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2g5: Gender


This policy area focuses on two key communities, namely the LGBTIQ+ and

Malaysian mothers with overseas-born children. It highlights the need for better

treatment to be accorded to these groups, by pointing out the gaps in current

policies and proposing legal reforms to prevent and eliminate discrimination

toward to them.

I: Equal Treatment for LGBTIQ+ community

The LGBTIQ+ community in Malaysia face many unique legal and social

challenges that are not experienced by other minority groups due to the

politicisation of their lives and very existence. Most of the discrimination against

them stems from certain individuals and groups in power, whose rhetoric toward

the LGBTIQ+ community has encouraged the rise of an anti-LGBTIQ+

movement among religious conservatives and the political right. The Federal

Government endorses and funds rehabilitation camps for conversion therapy,

and some state legislators have even initiated laws that criminalise the

LGBTIQ+. As a result of such pressure and actions against them, many

LGBTIQ+ persons lack access to healthcare, the justice system and even


1. Stop all prosecution and initiatives to prosecute LGBTIQ+ persons

based on sexual orientation, gender identity and gender expression.

(Arabelle Yong, L-INC Foundation, Proposal 2G5-1)

2. Place a moratorium on laws that criminalise the LGBTIQ+ community.

This will ensure their access to healthcare, justice, and assure them of their

personal security and safety, as well as freedom from violence.

3. End all discriminatory speech toward LGBTIQ+ persons.

4. Engage SUHAKAM and LGBTIQ+ human rights groups to address the

systemic impact of criminalisation and pathologisation of LGBTIQ+


(Arabelle Yong, L-INC Foundation, Proposal 2G5-1)

II: Citizenship rights of Malaysian women

Until the 9 September 2021 court ruling stating otherwise, Malaysian women in

binational marriages did not have the same right as their male counterparts to

confer citizenship on their overseas-born children by operation of law. Hitherto,

women were limited by Article 15(2) and its related Second Schedule, which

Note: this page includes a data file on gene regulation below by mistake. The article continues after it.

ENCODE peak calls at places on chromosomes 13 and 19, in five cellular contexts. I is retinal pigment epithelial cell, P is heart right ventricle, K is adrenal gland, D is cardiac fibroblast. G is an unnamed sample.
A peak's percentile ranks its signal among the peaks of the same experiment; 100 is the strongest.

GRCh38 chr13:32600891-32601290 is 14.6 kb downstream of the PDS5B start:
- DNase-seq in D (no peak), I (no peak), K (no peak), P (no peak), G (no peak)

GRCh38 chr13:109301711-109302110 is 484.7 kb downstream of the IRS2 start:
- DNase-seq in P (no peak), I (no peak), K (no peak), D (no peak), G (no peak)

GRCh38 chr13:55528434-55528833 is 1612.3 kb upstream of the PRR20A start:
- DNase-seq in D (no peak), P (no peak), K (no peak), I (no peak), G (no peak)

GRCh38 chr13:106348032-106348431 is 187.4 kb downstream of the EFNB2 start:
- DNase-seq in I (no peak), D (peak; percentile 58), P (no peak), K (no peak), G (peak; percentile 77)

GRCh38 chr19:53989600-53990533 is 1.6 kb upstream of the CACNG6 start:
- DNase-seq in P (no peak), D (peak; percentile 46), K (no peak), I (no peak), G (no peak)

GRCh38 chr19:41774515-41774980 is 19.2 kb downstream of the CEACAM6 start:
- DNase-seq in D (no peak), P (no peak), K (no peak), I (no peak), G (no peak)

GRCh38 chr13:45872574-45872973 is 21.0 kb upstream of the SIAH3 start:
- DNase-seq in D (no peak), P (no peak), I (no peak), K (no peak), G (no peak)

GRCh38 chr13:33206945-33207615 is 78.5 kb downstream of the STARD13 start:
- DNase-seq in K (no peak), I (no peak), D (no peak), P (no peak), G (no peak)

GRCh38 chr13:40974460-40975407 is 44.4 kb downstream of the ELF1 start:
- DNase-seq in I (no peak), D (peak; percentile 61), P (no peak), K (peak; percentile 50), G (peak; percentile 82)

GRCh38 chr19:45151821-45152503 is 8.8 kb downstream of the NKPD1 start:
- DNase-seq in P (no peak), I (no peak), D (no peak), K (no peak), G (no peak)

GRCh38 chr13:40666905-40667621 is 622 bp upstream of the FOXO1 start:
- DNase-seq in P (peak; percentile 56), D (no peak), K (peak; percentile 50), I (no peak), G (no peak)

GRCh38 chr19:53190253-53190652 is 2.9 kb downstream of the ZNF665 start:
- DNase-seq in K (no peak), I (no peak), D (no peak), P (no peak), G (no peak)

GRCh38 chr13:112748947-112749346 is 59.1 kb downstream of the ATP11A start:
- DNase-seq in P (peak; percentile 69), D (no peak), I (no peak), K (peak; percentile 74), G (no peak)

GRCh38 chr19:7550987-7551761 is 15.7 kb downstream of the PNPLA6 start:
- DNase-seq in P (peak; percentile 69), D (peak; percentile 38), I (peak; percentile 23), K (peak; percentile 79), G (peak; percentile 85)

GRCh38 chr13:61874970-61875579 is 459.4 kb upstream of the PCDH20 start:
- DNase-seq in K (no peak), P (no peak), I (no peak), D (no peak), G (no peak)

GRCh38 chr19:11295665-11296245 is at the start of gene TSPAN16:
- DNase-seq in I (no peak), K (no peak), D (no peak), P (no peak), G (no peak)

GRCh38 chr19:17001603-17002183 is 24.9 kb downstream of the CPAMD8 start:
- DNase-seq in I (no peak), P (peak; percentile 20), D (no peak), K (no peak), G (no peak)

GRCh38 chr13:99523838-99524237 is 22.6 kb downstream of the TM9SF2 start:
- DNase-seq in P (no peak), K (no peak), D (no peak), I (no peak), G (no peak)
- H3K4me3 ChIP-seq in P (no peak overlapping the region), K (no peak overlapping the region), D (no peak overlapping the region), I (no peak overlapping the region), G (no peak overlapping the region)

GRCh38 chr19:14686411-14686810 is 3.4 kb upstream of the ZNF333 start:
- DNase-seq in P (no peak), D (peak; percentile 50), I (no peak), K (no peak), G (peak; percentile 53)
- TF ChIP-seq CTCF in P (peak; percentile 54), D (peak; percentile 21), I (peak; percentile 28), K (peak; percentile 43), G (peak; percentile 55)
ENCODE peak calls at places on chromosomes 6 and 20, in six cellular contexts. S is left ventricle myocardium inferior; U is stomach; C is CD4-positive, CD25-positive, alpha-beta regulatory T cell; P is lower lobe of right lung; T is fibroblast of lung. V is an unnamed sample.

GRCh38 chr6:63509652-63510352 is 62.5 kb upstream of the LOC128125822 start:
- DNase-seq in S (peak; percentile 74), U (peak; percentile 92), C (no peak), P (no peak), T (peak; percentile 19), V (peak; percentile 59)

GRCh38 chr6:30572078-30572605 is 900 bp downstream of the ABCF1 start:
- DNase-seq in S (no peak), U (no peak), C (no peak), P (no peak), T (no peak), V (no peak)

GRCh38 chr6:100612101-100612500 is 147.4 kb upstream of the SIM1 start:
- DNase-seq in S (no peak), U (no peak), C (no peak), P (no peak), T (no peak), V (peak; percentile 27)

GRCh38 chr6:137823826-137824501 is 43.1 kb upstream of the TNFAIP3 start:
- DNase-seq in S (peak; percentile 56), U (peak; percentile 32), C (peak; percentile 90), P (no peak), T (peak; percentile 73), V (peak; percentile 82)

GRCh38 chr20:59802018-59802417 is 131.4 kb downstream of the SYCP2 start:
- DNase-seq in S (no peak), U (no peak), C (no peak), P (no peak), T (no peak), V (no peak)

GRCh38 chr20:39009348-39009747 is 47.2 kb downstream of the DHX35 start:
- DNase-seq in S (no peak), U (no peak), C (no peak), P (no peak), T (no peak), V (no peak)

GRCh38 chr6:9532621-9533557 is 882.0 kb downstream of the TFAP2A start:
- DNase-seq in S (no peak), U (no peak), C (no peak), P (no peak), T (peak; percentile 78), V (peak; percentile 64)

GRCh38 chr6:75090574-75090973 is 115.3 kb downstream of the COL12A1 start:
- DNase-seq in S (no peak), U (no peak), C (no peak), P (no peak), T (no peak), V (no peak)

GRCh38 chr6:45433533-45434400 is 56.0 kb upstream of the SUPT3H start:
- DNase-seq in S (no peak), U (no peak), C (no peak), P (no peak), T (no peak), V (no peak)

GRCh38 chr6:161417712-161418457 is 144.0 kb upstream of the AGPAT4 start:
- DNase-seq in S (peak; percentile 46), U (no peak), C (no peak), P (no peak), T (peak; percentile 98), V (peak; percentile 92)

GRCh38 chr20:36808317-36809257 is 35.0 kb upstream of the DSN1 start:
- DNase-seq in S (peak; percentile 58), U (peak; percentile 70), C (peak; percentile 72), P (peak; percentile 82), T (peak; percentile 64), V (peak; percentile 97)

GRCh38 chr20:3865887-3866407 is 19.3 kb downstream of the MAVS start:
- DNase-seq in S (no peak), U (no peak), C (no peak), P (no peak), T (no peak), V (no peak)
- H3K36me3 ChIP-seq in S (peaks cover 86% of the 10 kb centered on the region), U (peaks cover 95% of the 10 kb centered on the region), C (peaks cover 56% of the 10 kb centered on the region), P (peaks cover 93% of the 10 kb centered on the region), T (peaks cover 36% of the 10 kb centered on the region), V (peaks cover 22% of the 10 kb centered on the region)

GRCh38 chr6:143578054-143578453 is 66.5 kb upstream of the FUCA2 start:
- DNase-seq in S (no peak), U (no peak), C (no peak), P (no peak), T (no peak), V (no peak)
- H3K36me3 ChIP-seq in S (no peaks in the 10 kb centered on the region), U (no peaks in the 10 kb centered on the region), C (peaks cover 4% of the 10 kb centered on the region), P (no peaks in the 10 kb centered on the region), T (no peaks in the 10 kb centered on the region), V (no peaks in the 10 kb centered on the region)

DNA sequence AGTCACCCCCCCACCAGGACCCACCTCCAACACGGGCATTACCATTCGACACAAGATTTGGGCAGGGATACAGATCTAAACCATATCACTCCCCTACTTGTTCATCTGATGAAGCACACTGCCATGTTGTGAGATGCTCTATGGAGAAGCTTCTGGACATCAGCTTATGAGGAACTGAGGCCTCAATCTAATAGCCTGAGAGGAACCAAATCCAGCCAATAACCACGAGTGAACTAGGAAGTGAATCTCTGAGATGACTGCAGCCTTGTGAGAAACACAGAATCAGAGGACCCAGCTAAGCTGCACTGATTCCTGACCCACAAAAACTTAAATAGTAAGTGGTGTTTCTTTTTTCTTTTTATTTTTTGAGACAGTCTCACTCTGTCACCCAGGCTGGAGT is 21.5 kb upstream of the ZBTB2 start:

states that citizenship of a person born outside of Malaysia is upon application if

their mother is a citizen, whereas Article 14(1)(b) allows such citizenship by

operation of law if their father is a citizen.

It also did not help that the application process via Article 15(2) was fraught with

delays—ranging between 2 and 10 years merely to receive a response, repeated

rejections without reasons and no guarantee of approval. Malaysian women in

such circumstances faced a myriad of challenges, including inconsistent

bureaucratic requirements during the application process, vulnerability to gender-

based violence and compromised autonomy in the public, private and civic


Although the recent court ruling appears to have put a stop to this injustice

perpetrated on Malaysian women, the Government is appealing the decision, and

nothing has changed yet in the Federal Constitution.

5. Amend Article 14(1)(b) of the Federal Constitution to ensure Malaysian

women can confer citizenship by operation of law on an equal basis as

Malaysian men on their children born overseas.

Align it in accordance with Article 8(2), which prohibits discrimination on the

basis of gender.

(Melinda Anne Sharlini, Family Frontiers, Proposal 2G5-2)

6. Develop a clear and accessible standard operating procedure (SOP) to

enhance reliability and transparency in the processing of citizenship and

visa applications for non-citizen children of Malaysians.

The SOP must be made available on the Department of Immigration and

National Registration Department’s website. It should include a reasonable

timeframe until a decision can be expected and detailed procedures to appeal a


7. Allocate resources necessary to process the backlog of citizenship

applications within a reasonable amount of time.

8. Allow the submission of citizenship applications at Malaysian missions


This includes those applying for their children over the age of one year old.

Concluding Remarks

Gender equality has long been a critical issue in Malaysia. Although Malaysia

ratified CEDAW and UNCRC in 1995, even after 26 years, little progress has

been made to localise the Conventions with regard to LGBTIQ+ and citizenship

rights issues for women. The gap between the promise made by the Government

via the conventions and the lived realities of the Rakyat must be narrowed


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